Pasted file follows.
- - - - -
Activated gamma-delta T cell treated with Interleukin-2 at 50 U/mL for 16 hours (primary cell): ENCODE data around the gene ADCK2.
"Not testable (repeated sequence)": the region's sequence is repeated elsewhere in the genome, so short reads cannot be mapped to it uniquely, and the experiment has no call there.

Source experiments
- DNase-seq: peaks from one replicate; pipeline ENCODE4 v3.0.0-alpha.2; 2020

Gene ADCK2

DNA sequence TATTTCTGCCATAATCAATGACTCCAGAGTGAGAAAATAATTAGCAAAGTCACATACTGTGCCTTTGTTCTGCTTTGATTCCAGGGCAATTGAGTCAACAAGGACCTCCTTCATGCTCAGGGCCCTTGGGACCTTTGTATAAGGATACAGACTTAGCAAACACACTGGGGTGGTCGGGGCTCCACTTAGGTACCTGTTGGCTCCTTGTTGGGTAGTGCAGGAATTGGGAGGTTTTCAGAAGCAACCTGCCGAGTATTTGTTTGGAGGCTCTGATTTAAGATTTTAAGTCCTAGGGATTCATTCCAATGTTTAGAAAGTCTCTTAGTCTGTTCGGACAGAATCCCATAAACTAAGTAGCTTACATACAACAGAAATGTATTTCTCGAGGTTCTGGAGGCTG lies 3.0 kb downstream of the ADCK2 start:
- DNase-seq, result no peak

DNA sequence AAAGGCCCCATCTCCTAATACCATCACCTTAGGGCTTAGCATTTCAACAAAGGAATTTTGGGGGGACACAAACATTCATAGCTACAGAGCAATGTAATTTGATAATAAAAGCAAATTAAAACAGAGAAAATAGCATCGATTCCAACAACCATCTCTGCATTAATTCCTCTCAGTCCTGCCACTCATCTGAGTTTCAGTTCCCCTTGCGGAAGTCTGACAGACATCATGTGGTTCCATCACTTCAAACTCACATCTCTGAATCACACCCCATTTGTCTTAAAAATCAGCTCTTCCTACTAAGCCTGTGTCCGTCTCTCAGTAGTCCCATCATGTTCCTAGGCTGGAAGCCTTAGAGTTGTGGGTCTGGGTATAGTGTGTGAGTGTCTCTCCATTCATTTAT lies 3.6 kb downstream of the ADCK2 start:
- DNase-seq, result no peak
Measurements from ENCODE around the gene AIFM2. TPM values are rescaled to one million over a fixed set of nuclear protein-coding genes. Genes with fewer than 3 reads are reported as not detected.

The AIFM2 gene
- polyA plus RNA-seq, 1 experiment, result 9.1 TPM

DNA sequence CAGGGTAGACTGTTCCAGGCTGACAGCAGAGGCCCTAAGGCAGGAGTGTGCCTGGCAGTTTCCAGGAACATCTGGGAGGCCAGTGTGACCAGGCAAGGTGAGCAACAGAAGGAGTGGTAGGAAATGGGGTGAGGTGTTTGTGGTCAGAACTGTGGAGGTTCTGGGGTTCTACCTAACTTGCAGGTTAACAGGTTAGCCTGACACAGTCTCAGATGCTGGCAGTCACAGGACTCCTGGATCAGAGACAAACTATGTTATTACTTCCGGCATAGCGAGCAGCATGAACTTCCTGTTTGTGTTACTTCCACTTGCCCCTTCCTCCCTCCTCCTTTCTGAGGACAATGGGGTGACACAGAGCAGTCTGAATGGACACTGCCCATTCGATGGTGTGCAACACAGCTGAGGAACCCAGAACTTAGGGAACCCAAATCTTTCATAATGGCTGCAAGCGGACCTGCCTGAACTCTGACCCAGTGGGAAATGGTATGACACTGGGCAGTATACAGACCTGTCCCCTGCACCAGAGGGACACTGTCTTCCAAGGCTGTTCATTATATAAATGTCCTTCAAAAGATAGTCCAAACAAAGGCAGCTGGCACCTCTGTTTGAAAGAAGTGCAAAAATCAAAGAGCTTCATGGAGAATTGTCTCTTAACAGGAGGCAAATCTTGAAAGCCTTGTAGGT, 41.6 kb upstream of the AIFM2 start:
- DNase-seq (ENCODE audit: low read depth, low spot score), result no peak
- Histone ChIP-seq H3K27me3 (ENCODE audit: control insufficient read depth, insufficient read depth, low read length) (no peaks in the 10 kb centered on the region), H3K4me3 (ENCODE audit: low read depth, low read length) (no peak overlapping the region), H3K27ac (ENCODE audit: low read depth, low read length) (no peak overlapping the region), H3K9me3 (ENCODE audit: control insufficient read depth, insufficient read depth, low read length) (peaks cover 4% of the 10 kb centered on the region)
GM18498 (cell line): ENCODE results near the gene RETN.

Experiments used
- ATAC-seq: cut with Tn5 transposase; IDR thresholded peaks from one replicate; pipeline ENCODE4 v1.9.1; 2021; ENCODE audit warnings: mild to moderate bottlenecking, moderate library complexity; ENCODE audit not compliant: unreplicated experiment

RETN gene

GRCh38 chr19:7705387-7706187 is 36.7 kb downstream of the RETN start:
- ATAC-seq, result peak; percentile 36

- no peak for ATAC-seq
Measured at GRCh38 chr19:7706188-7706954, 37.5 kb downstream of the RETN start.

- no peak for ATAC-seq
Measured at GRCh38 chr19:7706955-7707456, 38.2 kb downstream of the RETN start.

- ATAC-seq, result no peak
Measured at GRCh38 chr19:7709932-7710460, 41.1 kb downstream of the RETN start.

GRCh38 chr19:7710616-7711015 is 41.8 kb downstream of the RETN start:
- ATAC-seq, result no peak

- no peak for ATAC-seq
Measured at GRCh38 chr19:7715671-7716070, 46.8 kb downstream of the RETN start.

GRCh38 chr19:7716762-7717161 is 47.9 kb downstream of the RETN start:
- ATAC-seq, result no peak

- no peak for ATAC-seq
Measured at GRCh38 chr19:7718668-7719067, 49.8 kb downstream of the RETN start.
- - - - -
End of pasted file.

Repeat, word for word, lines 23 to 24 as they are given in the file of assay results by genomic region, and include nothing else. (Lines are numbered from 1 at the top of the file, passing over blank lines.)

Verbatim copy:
Measured at GRCh38 chr19:7706188-7706954, 37.5 kb downstream of the RETN start.

- no peak for ATAC-seq